], and study the effects of vaccination and treatment on epidemic transmission patterns [32
Furthermore, it is worth noting that the beneficial effects of vaccination in the EGT model have yet to be noticed by previous authors. In this study, we aim to fill this gap by incorporating the positive impact of vaccination into the EGT framework. By considering the beneficial effects of vaccination, we can elucidate how it influences human decision-making and, consequently, aid policymakers in implementing effective measures to curb the spread of infectious diseases. Moreover, integrating individual and society-based risk assessment within these sophisticated models allows for a comprehensive understanding of the intricate dynamics between individual choices and community outcomes. This approach provides valuable insights into optimal vaccination strategies while addressing potential conflicts between personal and societal interests.
In recent years, a growing body of research has focused on the dynamics of epidemic control strategies, commonly known as the intervention game, both theoretically and numerically [33
]. Bauch et al. [21
] and others [17
] adopted an approach considering a scenario in which disease spread and individuals’ behavioral changes due to social learning evolve simultaneously within one season, resembling real-world dynamics in specific social contexts. However, Kuga et al. [13
] and Kabir et al. [14
] developed vaccination epidemic game models, respectively, which consider the spread of the disease within a single season, referred to as the “local time scale,” with strategy updates occurring at the end of each season on the “global time scale” or generation. We also investigated the concept of Social Efficiency Deficit (SED) [39
] to understand the social dilemma better. In line with this concept, we aim to construct a mathematical formulation of the vaccination game that accounts for disease transmission and strategy updates for vaccination behavior within different time scales.
3. Result and Discussion
In this discussion, we examine the impact of vaccination on reducing disease transmission and analyze the cost–benefit effects of a vaccination game. To gain a deeper understanding, we assign values to various variables for evaluation purposes. These variables include the final epidemic size
, the fraction of vaccination coverage
, the average social payoff
, the social efficiency deficit
, the deviation of
, and the deviation of vaccination coverage
at each social equilibrium. We compare the outcomes using two different strategy update rules: individual-based risk assessment (IB-RA) and society-based risk assessment (SB-RA). The comparison is presented in a 2D phase diagram illustrating the relationship between the vaccination cost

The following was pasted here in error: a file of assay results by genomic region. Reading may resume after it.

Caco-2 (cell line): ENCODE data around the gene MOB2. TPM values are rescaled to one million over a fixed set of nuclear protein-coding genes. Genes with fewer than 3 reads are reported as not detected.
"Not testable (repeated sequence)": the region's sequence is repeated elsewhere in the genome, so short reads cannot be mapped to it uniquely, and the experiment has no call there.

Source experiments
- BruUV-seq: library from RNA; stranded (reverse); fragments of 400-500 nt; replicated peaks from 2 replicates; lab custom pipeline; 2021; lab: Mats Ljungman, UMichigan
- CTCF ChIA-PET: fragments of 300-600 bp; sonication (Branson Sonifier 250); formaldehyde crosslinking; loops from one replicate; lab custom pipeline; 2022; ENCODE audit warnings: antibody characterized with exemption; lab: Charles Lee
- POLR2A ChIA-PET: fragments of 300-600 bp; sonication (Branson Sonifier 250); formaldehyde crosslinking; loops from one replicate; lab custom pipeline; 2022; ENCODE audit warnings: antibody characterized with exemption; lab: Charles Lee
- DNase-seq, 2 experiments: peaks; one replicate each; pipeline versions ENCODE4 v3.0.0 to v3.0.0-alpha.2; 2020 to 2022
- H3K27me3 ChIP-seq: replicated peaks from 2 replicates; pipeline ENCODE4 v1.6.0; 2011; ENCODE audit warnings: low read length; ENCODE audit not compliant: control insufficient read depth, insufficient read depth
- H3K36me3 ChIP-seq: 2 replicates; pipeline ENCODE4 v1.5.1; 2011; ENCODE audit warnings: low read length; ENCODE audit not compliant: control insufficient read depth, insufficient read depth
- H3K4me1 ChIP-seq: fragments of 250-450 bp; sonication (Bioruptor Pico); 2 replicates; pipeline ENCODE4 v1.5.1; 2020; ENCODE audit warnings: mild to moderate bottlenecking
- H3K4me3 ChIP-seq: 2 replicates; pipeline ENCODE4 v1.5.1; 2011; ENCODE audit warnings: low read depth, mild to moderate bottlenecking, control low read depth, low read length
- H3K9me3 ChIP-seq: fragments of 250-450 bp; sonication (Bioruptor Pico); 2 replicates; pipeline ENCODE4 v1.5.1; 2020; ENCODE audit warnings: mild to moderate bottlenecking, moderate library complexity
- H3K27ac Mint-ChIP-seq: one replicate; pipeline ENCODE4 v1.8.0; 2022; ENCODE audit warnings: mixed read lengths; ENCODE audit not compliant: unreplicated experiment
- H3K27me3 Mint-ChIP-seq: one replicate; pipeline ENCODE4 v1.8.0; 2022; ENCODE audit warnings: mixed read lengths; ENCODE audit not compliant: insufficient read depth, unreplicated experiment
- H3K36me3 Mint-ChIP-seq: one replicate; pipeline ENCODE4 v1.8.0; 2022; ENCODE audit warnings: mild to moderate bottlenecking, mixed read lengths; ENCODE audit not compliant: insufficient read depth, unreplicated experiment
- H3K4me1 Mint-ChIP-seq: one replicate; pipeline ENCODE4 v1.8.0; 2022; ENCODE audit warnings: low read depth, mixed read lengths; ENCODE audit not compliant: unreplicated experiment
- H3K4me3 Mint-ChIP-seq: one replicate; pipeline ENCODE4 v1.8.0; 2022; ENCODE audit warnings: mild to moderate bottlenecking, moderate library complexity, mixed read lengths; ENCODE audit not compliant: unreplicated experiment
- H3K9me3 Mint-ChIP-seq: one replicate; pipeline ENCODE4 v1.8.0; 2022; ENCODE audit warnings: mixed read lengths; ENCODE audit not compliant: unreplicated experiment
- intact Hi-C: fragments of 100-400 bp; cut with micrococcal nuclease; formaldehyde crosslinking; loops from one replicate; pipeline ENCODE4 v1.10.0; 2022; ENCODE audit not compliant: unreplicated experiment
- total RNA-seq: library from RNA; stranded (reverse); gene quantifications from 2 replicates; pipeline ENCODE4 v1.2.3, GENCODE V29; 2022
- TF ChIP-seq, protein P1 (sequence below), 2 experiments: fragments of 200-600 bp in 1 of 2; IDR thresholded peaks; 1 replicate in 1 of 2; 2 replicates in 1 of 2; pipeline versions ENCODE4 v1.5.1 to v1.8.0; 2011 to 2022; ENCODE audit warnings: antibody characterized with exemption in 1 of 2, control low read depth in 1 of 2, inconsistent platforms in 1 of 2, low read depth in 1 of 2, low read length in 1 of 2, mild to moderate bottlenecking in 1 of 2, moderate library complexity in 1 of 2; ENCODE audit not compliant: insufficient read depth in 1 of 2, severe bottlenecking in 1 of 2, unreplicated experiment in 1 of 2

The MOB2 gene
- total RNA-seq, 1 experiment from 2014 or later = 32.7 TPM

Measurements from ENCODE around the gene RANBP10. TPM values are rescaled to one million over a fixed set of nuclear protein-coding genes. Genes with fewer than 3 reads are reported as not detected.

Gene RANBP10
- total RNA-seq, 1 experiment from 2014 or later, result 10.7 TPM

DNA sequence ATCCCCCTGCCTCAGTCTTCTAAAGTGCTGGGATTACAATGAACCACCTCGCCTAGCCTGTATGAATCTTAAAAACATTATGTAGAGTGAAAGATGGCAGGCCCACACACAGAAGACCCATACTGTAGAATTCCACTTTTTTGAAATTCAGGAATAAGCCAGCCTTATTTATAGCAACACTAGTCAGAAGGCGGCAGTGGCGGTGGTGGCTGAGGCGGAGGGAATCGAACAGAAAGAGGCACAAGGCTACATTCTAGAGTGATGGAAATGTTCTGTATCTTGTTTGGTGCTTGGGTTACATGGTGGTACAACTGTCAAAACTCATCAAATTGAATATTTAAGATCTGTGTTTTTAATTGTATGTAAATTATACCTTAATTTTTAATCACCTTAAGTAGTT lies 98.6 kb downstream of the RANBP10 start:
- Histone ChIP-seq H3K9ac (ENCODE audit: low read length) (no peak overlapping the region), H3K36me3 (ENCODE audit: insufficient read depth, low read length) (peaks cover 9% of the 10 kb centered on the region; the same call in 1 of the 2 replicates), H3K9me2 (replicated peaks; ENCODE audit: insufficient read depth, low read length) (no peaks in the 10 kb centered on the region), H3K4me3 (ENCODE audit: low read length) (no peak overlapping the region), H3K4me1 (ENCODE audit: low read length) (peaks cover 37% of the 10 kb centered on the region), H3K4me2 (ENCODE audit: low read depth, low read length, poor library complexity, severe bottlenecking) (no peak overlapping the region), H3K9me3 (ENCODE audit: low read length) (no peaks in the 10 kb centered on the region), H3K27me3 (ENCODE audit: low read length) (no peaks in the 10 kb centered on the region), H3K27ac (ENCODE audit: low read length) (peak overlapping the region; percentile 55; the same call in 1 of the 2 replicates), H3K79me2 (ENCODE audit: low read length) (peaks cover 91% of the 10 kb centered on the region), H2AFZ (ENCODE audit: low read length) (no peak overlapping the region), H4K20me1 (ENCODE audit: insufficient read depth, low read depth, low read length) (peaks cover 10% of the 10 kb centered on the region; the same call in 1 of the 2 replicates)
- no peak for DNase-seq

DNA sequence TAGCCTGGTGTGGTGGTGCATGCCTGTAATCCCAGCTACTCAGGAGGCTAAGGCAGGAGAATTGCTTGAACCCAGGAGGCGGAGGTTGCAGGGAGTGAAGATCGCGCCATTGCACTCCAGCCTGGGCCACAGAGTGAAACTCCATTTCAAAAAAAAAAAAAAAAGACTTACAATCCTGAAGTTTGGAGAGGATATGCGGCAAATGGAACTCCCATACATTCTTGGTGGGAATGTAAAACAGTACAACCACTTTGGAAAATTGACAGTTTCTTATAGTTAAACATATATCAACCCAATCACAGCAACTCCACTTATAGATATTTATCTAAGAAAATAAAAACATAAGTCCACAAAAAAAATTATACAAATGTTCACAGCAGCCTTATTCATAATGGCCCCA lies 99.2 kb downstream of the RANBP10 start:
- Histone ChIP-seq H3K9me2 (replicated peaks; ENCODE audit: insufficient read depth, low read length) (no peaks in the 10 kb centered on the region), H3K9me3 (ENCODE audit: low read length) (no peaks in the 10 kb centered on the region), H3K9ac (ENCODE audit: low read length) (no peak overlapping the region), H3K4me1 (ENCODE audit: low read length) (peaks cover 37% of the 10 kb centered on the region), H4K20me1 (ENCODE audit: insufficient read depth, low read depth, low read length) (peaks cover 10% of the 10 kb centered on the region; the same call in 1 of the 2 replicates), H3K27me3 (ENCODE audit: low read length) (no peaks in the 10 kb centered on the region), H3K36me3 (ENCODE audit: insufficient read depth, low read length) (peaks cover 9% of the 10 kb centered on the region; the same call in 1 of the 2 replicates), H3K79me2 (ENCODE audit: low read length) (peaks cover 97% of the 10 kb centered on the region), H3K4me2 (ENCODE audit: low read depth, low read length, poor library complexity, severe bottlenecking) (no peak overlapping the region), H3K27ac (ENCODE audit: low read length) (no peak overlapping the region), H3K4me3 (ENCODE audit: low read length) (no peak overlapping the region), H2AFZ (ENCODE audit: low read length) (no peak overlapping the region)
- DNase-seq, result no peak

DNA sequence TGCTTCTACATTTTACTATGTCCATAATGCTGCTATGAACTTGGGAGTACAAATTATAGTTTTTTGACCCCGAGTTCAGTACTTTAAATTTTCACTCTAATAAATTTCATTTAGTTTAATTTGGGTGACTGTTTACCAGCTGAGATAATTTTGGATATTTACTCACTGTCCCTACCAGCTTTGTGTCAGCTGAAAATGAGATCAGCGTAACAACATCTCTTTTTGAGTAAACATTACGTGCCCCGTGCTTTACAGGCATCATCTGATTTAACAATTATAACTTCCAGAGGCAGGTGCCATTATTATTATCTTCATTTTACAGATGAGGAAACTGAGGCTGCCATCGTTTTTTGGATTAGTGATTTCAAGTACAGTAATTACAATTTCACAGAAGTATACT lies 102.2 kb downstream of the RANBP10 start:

and vaccination efficiency
. Figure 2
, Figure 3
, Figure 4
, Figure 5
, Figure 6
and Figure 7
showcase the outcomes of the individual-based risk assessment (IB-RA), society-based risk assessment (SB-RA), and a combination of both strategies (intermediate) for three distinct levels of strategy selection intensity rate, (a-*)
, and (b-*)
, respectively. The figures also depict three different values of benefit rate (*-
, (*-ii) ,
, which are utilized to adjust the vaccine cost and efficiencies.
The findings from Figure 2
(*-i) with a benefit rate of
(without any benefits) indicate that during a pandemic, the majority of individuals opt for vaccination either through individual-based risk assessment (IB-RA) when
or society-based risk assessment (SB-RA) when
. This observation aligns with the findings of a previous study [13
]. However, individuals who adopt an intermediate strategy
, instead of prioritizing either IB-RA or SB-RA, follow an embedded approach to update their strategy regarding the transmission of the infection.
In panel 2(a–i), when the cost of vaccination is higher and its efficiency is negligible, a full-scale spread of the infection becomes inevitable. This is because individuals who are having doubts about its reliability and affordability tend to avoid vaccination altogether. To control the spread of the epidemic, the boundary between the monotone region and the remaining region plays a crucial role in transitioning the phase from a pandemic to a controlled (disease-free) state. In the controlled phase, a distinct blue area signifies lower infection rates due to higher efficiency and lower cost. Similarly, detailed full-phase diagrams for panels 2(b–i) and 2(c–i), representing the intermediate strategy and SB-RA approach, respectively, exhibit differences. However, the overall trend remains similar to that which is observed in Figure 2
(a–i) in certain aspects. Increasing the value of
(strategy selection intensity rate) reduces the size of the red region and expands the disease-free (blue) region. The updating rule based on global knowledge (SB-RA) rather than local knowledge (IB-RA) provides a more effective means of suppressing the spread of the disease.